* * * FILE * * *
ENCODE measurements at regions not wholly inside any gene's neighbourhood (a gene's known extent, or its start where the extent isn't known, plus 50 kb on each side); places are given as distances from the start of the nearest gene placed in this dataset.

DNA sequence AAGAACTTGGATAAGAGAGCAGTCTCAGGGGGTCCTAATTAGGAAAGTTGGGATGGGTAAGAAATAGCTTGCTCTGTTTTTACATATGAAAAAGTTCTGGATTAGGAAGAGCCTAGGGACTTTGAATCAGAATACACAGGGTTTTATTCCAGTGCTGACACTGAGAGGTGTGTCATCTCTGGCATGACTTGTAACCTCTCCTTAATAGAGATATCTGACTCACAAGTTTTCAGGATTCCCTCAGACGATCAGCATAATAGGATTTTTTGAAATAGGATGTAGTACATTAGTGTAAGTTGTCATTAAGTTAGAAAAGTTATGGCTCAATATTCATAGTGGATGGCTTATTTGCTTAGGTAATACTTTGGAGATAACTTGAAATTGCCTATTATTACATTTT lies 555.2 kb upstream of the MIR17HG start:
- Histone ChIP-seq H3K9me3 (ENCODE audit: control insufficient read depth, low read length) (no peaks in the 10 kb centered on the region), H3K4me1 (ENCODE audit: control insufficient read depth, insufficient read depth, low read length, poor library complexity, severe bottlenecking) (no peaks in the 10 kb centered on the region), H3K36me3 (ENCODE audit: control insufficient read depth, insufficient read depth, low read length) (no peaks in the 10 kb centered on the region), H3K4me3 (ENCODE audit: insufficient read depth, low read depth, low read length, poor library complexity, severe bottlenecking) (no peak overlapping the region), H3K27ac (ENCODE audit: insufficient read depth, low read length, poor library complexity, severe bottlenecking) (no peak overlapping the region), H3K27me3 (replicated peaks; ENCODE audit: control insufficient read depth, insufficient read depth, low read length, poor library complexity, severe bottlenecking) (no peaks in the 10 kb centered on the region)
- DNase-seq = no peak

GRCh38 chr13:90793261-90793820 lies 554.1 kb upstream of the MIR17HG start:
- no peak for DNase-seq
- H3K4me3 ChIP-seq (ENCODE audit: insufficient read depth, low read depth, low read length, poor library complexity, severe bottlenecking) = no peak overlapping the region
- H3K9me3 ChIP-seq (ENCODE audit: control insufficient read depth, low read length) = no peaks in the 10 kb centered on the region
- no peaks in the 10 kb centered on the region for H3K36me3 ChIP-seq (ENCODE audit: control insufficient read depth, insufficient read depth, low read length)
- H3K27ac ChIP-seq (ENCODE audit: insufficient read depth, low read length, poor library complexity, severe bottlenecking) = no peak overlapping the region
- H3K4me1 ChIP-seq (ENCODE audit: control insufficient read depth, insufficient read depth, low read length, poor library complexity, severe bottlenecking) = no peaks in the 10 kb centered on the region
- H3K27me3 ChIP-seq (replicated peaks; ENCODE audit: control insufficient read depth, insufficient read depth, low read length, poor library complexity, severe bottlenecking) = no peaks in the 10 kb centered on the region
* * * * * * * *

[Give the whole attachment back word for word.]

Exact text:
ENCODE measurements at regions not wholly inside any gene's neighbourhood (a gene's known extent, or its start where the extent isn't known, plus 50 kb on each side); places are given as distances from the start of the nearest gene placed in this dataset.

DNA sequence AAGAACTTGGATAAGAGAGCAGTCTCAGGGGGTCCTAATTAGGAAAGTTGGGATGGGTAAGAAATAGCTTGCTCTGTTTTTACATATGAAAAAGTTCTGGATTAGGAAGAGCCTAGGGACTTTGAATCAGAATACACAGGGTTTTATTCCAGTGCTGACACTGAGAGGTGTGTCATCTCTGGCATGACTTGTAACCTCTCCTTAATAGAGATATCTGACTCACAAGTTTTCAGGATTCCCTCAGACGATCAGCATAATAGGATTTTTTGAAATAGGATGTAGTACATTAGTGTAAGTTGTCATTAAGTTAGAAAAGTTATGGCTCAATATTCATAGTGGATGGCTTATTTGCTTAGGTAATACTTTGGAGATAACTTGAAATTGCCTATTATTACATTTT lies 555.2 kb upstream of the MIR17HG start:
- Histone ChIP-seq H3K9me3 (ENCODE audit: control insufficient read depth, low read length) (no peaks in the 10 kb centered on the region), H3K4me1 (ENCODE audit: control insufficient read depth, insufficient read depth, low read length, poor library complexity, severe bottlenecking) (no peaks in the 10 kb centered on the region), H3K36me3 (ENCODE audit: control insufficient read depth, insufficient read depth, low read length) (no peaks in the 10 kb centered on the region), H3K4me3 (ENCODE audit: insufficient read depth, low read depth, low read length, poor library complexity, severe bottlenecking) (no peak overlapping the region), H3K27ac (ENCODE audit: insufficient read depth, low read length, poor library complexity, severe bottlenecking) (no peak overlapping the region), H3K27me3 (replicated peaks; ENCODE audit: control insufficient read depth, insufficient read depth, low read length, poor library complexity, severe bottlenecking) (no peaks in the 10 kb centered on the region)
- DNase-seq = no peak

GRCh38 chr13:90793261-90793820 lies 554.1 kb upstream of the MIR17HG start:
- no peak for DNase-seq
- H3K4me3 ChIP-seq (ENCODE audit: insufficient read depth, low read depth, low read length, poor library complexity, severe bottlenecking) = no peak overlapping the region
- H3K9me3 ChIP-seq (ENCODE audit: control insufficient read depth, low read length) = no peaks in the 10 kb centered on the region
- no peaks in the 10 kb centered on the region for H3K36me3 ChIP-seq (ENCODE audit: control insufficient read depth, insufficient read depth, low read length)
- H3K27ac ChIP-seq (ENCODE audit: insufficient read depth, low read length, poor library complexity, severe bottlenecking) = no peak overlapping the region
- H3K4me1 ChIP-seq (ENCODE audit: control insufficient read depth, insufficient read depth, low read length, poor library complexity, severe bottlenecking) = no peaks in the 10 kb centered on the region
- H3K27me3 ChIP-seq (replicated peaks; ENCODE audit: control insufficient read depth, insufficient read depth, low read length, poor library complexity, severe bottlenecking) = no peaks in the 10 kb centered on the region